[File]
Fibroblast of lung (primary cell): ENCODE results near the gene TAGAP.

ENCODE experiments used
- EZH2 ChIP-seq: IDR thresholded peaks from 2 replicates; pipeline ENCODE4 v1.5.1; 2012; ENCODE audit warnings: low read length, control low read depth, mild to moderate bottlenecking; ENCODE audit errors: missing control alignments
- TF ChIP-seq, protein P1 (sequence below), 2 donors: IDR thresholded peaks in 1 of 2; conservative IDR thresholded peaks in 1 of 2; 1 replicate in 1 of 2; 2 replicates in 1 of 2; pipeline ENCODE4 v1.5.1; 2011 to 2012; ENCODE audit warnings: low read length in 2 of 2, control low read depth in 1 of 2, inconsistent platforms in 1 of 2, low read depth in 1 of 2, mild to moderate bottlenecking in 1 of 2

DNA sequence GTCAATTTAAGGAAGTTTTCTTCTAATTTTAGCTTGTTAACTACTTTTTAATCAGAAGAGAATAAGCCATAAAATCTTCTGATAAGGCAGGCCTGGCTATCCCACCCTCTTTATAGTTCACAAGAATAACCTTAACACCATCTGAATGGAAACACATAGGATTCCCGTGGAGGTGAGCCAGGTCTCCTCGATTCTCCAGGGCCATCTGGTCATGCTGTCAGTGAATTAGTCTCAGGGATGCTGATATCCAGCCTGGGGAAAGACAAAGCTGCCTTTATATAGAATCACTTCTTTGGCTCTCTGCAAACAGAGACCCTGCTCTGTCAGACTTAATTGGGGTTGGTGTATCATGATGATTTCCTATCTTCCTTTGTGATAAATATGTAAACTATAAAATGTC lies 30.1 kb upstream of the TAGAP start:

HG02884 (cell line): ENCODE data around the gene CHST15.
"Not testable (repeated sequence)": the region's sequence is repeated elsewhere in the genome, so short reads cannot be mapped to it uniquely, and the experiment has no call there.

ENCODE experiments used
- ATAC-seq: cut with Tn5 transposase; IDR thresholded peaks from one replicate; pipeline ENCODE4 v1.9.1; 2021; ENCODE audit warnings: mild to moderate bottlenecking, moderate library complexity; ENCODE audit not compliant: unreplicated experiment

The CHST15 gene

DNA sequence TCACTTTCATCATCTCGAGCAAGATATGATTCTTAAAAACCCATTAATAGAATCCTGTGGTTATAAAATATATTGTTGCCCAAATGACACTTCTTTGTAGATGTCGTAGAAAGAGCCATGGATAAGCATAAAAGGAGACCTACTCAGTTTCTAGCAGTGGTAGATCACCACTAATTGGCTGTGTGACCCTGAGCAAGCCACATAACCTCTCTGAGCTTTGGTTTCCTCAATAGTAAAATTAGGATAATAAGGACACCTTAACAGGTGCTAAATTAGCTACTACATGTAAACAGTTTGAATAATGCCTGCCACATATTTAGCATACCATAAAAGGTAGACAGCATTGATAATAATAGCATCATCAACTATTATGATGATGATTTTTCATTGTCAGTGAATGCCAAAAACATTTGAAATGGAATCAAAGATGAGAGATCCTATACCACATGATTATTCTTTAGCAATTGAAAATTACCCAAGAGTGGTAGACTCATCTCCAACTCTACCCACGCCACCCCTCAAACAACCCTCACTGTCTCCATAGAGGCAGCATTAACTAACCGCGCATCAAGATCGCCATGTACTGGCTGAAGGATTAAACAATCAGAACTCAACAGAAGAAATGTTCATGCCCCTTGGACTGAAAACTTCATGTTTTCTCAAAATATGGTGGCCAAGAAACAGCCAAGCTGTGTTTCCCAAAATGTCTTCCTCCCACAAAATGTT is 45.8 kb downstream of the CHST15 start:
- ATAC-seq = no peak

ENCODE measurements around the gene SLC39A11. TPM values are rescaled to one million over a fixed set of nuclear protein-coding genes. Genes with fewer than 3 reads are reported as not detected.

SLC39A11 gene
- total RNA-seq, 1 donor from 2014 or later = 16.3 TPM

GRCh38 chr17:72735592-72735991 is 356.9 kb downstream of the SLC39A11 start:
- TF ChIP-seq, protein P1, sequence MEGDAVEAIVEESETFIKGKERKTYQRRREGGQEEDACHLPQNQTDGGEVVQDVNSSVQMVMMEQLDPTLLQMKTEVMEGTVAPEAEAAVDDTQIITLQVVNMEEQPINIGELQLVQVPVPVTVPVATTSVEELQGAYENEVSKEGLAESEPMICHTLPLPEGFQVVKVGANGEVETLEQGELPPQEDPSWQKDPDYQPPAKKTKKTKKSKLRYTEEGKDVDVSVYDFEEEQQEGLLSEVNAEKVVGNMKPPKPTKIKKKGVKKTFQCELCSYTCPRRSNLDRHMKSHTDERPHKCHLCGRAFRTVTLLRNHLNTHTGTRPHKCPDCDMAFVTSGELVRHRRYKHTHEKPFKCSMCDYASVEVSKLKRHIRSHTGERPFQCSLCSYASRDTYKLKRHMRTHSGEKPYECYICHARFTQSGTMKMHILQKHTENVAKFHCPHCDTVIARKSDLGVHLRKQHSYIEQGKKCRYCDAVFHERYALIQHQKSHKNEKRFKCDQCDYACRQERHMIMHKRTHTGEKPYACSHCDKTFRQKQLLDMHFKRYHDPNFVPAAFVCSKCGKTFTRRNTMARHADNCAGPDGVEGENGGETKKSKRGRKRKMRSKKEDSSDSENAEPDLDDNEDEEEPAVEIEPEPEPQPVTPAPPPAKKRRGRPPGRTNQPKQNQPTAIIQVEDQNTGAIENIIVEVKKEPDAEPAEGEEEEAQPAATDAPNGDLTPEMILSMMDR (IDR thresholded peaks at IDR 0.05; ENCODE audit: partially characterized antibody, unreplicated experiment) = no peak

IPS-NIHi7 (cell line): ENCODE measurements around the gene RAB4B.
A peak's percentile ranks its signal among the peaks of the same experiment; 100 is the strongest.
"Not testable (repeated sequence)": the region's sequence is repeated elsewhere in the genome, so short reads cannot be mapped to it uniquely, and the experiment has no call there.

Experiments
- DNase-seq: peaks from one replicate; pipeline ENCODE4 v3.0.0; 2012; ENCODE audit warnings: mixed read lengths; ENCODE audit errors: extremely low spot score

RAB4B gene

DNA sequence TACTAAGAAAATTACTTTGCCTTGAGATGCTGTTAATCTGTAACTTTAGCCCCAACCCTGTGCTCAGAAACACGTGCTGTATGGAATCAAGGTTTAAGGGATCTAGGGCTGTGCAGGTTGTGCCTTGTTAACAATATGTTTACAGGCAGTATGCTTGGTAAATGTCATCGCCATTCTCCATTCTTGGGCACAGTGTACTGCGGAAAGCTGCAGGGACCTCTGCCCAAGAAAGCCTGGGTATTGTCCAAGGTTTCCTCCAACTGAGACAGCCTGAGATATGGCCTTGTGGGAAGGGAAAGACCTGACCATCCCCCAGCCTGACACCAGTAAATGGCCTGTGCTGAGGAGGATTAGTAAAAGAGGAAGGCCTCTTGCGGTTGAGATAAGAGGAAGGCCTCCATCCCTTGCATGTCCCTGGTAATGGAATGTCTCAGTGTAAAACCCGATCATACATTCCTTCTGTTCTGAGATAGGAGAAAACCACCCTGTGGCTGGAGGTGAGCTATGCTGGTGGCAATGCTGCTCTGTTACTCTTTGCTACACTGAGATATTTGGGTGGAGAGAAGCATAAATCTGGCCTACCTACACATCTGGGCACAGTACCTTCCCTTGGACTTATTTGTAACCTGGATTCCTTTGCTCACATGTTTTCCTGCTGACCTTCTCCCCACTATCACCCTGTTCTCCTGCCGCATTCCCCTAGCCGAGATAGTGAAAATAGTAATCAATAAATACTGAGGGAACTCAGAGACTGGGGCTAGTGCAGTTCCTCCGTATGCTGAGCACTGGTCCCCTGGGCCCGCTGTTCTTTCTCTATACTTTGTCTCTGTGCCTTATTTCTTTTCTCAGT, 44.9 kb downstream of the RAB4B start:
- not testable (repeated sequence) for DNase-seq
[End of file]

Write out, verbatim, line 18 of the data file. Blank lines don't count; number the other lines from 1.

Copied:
IPS-NIHi7 (cell line): ENCODE measurements around the gene RAB4B.